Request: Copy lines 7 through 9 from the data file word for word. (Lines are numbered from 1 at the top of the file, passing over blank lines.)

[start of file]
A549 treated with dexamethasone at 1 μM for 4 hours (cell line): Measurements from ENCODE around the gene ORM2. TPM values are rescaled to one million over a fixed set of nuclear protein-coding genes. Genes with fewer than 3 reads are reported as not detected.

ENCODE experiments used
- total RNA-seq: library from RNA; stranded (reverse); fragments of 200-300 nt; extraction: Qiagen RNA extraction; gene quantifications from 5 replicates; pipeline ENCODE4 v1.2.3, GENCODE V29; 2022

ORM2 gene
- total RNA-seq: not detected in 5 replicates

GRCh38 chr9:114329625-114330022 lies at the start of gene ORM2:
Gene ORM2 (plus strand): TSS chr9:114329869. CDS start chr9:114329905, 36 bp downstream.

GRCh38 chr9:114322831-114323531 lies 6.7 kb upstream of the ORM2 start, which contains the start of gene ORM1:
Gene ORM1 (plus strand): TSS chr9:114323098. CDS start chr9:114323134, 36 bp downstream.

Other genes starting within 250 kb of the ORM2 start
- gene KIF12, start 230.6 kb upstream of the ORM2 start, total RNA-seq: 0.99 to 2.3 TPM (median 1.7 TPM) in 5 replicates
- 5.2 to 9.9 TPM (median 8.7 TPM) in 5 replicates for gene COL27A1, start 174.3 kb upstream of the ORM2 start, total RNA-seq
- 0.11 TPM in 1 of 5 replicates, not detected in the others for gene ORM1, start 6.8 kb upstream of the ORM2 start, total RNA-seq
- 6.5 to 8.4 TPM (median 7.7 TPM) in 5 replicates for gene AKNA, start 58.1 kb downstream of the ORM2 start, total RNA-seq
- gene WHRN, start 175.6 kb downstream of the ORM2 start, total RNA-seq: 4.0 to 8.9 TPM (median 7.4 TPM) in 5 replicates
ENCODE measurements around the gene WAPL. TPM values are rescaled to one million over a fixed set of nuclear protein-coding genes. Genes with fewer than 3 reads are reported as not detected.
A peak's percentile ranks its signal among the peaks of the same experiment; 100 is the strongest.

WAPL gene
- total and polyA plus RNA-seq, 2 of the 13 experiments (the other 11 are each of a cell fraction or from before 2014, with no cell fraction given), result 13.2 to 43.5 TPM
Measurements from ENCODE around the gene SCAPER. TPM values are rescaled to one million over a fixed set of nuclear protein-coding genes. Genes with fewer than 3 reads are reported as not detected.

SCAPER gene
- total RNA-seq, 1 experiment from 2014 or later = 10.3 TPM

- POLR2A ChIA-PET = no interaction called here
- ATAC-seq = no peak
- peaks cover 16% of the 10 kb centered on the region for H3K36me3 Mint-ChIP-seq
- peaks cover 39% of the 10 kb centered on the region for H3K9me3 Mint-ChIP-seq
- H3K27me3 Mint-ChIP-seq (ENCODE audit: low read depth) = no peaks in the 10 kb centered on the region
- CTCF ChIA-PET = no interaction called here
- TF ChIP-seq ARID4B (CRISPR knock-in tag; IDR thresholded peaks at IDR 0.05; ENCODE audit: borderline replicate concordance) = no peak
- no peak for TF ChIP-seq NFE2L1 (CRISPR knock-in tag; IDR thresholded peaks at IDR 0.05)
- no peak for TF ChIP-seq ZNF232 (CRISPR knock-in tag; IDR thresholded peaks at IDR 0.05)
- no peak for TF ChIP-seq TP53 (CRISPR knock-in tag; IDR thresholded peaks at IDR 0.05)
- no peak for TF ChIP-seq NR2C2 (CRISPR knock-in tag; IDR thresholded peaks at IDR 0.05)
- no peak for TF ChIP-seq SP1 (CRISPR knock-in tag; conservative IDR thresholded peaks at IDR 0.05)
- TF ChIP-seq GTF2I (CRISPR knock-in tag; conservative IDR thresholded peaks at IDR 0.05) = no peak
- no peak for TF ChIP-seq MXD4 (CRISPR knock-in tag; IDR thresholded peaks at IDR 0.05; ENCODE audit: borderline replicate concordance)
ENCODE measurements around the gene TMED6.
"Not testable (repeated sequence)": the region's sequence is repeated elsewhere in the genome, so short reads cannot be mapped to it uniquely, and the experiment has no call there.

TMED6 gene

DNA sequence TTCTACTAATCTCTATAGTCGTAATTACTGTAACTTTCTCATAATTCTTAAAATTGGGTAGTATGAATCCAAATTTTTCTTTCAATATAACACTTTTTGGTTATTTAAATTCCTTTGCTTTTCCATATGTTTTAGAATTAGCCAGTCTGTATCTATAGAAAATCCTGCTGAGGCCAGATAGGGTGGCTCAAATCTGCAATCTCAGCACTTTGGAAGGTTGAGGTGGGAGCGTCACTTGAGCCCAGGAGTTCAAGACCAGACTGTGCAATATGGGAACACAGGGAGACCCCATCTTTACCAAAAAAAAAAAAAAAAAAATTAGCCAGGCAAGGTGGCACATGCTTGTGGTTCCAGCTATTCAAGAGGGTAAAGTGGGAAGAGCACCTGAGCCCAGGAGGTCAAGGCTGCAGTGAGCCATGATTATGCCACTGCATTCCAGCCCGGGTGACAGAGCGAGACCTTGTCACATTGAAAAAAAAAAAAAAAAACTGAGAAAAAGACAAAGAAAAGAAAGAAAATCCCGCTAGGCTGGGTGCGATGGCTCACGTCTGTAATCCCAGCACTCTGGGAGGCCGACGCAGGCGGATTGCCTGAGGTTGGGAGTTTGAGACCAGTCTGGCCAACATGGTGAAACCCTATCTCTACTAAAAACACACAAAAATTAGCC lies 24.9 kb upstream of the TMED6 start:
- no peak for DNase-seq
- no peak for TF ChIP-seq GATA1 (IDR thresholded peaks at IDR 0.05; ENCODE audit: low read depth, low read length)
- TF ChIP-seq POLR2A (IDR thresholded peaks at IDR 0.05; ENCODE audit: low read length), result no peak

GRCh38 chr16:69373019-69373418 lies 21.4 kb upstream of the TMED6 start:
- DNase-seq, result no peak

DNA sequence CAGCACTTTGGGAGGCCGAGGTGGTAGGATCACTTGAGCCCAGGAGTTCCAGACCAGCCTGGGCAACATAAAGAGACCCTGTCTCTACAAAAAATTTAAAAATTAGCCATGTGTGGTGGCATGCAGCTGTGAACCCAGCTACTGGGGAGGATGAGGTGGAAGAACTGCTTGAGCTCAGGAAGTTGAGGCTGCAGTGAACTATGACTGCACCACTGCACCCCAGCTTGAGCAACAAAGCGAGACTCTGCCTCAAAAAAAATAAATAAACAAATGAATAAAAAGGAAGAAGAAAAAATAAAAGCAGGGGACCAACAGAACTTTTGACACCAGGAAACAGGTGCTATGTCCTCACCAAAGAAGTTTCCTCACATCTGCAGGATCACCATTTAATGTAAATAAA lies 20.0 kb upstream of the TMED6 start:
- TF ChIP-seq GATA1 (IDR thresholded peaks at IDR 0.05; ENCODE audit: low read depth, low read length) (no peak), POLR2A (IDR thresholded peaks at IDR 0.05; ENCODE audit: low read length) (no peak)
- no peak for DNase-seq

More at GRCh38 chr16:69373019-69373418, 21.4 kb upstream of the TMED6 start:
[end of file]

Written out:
Gene ORM2 (plus strand): TSS chr9:114329869. CDS start chr9:114329905, 36 bp downstream.

GRCh38 chr9:114322831-114323531 lies 6.7 kb upstream of the ORM2 start, which contains the start of gene ORM1:
Gene ORM1 (plus strand): TSS chr9:114323098. CDS start chr9:114323134, 36 bp downstream.